One of the problems with mailing lists today, especially when used for work-related purposes or organizing large groups around some sort of project, is that they can quickly become overwhelming. Annoyed, many users then create a filter to archive the mailing list so it stays out of their inbox. Y Combinator-backed Threadable, a newly launched mailing list management solution, wants to offer a better way.
It aims to improve group communication within teams by making emails more actionable. That is, emails sent with Threadable let users quickly mute message threads, turn threads into tasks and claim them, mark tasks as done, and more.
The company was started, as many are, out of a personal frustration, explains co-founder Ian Baker. Previously of Pivotal Labs and Wikipedia, he founded the company with Nicole Aptekar, Jared Grippe and Aaron Muszalski this past November, but says the team had been more casually working on the idea for around a year.
Muszalski also worked at Wikipedia, as well as at Upwell and Industrial Light and Magic, creating digital effects for movies like Star Wars. Meanwhile, Grippe came from Change.org, where he helped scale their platform up to 10 million users. Aptekar worked as a Product Manger at Apportable, and a technical director for the Gray Area Foundation for the Arts.
And while the team had all encountered the challenges involved with team communication at their prior companies, they had also experienced those same issues when off-the-clock, too, when organizing volunteers who helped them with large art projects and installations they would get together to build, like their “Dance Dance Immolation” project, a favorite at Burning Man, that combines Dance Dance Revolution mechanics, fire-proof suits and flamethrowers.
“We kept scaling it, making it bigger and bigger,” says Baker. “Our group is about 200 people now, and organizing all these people was really challenging. We tried tools for organizing groups, like project management tools and group task managers, and the trouble was that none of that really stuck. It was hard to get the whole team to use them,” he explains.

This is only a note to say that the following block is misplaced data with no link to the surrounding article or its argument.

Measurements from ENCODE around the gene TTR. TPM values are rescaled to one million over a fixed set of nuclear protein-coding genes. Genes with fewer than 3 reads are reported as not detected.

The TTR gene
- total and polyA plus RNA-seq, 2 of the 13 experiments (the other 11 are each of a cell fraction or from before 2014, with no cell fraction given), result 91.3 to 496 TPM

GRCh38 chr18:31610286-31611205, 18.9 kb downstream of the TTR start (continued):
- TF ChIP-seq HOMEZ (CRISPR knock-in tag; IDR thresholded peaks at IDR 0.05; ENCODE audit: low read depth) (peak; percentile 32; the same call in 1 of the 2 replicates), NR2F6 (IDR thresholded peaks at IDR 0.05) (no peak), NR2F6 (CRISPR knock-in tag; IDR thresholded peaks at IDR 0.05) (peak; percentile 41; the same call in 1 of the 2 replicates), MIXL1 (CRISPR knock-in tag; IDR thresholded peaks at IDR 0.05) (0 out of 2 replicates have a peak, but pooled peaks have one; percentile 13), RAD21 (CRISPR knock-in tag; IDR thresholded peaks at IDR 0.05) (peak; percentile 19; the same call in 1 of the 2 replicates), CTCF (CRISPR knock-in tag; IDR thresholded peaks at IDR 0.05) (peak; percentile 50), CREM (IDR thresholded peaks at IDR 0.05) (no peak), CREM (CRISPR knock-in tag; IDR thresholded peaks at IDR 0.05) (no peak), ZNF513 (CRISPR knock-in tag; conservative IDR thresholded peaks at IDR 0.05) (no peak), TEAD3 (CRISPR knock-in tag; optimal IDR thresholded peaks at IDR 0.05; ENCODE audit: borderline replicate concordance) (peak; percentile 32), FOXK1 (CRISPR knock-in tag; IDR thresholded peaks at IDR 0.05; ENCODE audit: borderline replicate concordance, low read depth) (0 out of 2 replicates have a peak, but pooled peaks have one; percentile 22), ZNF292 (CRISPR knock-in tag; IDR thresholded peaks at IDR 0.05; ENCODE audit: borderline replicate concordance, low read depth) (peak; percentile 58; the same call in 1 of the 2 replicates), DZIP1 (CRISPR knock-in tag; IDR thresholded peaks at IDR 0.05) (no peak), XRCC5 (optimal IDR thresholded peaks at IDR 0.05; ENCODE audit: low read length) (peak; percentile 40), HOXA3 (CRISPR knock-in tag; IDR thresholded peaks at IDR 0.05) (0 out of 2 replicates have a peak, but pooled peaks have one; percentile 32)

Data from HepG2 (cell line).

“But our old mailing list we had been using for years, that was really successful.”
People continued to use the mailing list, but no one really liked the mailing list, says Baker. So the team realized that there was an opportunity to build a mailing list solution that was actually good.
With Threadable, the idea is to offer tools specifically designed for managing groups. One of Threadable’s flagship features is the ability to subdivide smaller groups having their own discussions into sub-groups, so those not involved with that particular thread will stop receiving those messages, keeping their inbox quiet.
Meanwhile, a mute button is included on threads, allowing you to opt-out of specific discussions at any time. Email threads can also be turned into tasks, and tasks and activities you create on other platforms, like Trello for instance, can be turned into email notifications, as well.
But the most powerful feature in Threadable is its support for webhooks, which allows an organization to do just about anything to pre-process emails before they’re sent out to groups. For example, you could have foreign language threads automatically translated via the Google Translate API, pre-screen content for confidential info, run remote commands via email, automatically send out SMS alerts, and more.
The end result is a fairly robust communication solution, but one which still has the benefits of working via email. Email lists, notes Baker, are still popular because they meet people where they’re at, as opposed to shuffling them off to learn new tools.
The company began its closed beta in December and just opened up to the public around a week ago. Already, Threadable has grown to 220 organizations, and is expected to handle 250,000 email messages this month. Though they’re not able to track engagement metrics for their customers, in select cases, they were able to see that after moving a traditional mailing list to Threadable, engagement increased by 2 to 4 times.
Threadable’s user base is varied, with customers including small software companies, large-scale art projects (like theirs), private groups, a medical device manufacturer, and more. The plan is to keep the current product free, which would allow any organization to use it no matter their budget. In the future, they’ll charge for specific features designed for business users, as well as for an on-premise solution for enterprise customers. However, pricing on those tiers is still to be determined.
The four-person, San Francisco-based startup had a small amount of angel funding prior to Y Combinator, but will be looking to close a larger round following Demo Day.